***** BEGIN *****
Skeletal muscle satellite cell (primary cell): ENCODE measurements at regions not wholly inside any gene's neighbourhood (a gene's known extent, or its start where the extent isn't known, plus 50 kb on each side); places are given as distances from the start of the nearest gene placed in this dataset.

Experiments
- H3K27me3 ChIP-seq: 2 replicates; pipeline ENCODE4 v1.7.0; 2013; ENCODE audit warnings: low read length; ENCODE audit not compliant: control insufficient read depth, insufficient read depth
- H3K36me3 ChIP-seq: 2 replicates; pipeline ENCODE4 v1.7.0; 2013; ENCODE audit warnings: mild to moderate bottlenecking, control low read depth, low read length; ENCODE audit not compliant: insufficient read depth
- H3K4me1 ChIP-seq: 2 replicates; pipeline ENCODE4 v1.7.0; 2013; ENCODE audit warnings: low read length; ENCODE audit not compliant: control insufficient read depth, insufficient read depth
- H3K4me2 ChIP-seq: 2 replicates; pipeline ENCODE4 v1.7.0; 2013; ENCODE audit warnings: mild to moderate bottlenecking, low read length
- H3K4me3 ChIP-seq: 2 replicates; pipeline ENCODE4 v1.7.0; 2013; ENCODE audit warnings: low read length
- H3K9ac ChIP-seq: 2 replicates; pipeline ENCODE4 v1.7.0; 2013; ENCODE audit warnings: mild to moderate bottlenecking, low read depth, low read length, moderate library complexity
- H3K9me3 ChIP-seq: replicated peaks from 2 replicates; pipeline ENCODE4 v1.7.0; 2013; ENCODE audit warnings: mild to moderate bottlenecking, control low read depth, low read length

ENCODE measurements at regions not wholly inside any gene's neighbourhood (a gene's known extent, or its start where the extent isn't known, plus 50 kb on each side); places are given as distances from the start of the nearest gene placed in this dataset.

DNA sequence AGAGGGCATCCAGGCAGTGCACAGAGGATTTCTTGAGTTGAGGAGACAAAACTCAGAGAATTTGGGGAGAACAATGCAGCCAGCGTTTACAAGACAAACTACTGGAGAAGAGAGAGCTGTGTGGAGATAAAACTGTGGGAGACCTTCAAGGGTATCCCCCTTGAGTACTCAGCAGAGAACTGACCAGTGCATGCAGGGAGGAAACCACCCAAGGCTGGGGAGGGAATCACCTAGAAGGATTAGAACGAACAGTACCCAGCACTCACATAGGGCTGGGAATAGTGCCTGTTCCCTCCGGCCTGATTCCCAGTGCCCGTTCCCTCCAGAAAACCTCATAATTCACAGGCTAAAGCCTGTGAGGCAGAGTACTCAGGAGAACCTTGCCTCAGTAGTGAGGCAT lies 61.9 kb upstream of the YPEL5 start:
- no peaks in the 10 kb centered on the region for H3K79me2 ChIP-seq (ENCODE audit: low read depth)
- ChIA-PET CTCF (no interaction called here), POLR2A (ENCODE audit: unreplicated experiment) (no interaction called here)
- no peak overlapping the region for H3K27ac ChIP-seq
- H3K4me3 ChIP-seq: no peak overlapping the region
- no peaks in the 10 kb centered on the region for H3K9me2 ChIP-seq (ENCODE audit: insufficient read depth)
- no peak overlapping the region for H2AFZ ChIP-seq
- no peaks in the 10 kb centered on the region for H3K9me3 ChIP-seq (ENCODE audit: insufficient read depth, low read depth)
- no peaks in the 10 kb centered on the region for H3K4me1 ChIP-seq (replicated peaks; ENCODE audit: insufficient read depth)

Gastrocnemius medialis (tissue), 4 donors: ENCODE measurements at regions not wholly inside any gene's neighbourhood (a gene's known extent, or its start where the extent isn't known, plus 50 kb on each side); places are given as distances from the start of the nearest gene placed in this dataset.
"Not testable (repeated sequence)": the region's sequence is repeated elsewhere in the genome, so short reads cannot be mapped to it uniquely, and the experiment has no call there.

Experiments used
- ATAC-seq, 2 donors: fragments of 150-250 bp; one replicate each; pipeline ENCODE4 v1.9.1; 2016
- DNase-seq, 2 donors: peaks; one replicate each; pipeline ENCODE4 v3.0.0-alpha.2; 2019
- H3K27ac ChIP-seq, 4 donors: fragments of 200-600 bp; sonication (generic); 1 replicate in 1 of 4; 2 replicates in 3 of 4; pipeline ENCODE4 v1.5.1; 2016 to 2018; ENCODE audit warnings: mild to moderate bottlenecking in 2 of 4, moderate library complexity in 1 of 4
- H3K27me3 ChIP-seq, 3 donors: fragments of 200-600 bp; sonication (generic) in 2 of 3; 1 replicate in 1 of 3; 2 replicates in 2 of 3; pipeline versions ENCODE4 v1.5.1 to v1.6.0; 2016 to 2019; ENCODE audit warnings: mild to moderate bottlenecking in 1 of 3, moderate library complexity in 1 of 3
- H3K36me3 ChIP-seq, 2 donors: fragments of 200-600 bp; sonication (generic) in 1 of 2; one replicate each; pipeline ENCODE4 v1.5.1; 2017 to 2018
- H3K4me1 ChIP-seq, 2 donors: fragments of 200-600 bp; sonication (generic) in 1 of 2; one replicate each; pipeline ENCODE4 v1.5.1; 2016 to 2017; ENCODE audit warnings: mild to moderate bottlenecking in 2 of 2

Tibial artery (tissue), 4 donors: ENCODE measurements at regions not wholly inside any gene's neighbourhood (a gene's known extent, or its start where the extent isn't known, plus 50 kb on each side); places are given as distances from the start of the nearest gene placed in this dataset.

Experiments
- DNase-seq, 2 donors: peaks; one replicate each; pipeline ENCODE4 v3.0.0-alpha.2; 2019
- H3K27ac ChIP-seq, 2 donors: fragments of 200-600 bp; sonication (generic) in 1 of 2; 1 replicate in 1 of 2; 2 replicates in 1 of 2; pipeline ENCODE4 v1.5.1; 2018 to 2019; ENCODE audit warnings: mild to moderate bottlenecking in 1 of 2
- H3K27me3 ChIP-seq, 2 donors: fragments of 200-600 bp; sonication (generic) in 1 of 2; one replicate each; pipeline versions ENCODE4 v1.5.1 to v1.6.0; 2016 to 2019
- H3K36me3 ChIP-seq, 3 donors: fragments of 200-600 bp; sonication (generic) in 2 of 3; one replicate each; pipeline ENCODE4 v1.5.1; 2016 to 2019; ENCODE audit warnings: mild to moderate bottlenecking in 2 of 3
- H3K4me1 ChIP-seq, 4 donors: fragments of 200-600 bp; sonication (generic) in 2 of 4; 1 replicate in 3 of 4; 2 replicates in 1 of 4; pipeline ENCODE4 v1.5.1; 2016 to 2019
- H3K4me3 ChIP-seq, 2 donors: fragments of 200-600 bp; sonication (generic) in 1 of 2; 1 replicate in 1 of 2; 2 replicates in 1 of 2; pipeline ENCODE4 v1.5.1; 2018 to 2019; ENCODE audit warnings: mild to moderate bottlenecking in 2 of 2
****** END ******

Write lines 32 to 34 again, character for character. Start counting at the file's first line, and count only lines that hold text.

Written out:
- H3K27ac ChIP-seq, 2 donors: fragments of 200-600 bp; sonication (generic) in 1 of 2; 1 replicate in 1 of 2; 2 replicates in 1 of 2; pipeline ENCODE4 v1.5.1; 2018 to 2019; ENCODE audit warnings: mild to moderate bottlenecking in 1 of 2
- H3K27me3 ChIP-seq, 2 donors: fragments of 200-600 bp; sonication (generic) in 1 of 2; one replicate each; pipeline versions ENCODE4 v1.5.1 to v1.6.0; 2016 to 2019
- H3K36me3 ChIP-seq, 3 donors: fragments of 200-600 bp; sonication (generic) in 2 of 3; one replicate each; pipeline ENCODE4 v1.5.1; 2016 to 2019; ENCODE audit warnings: mild to moderate bottlenecking in 2 of 3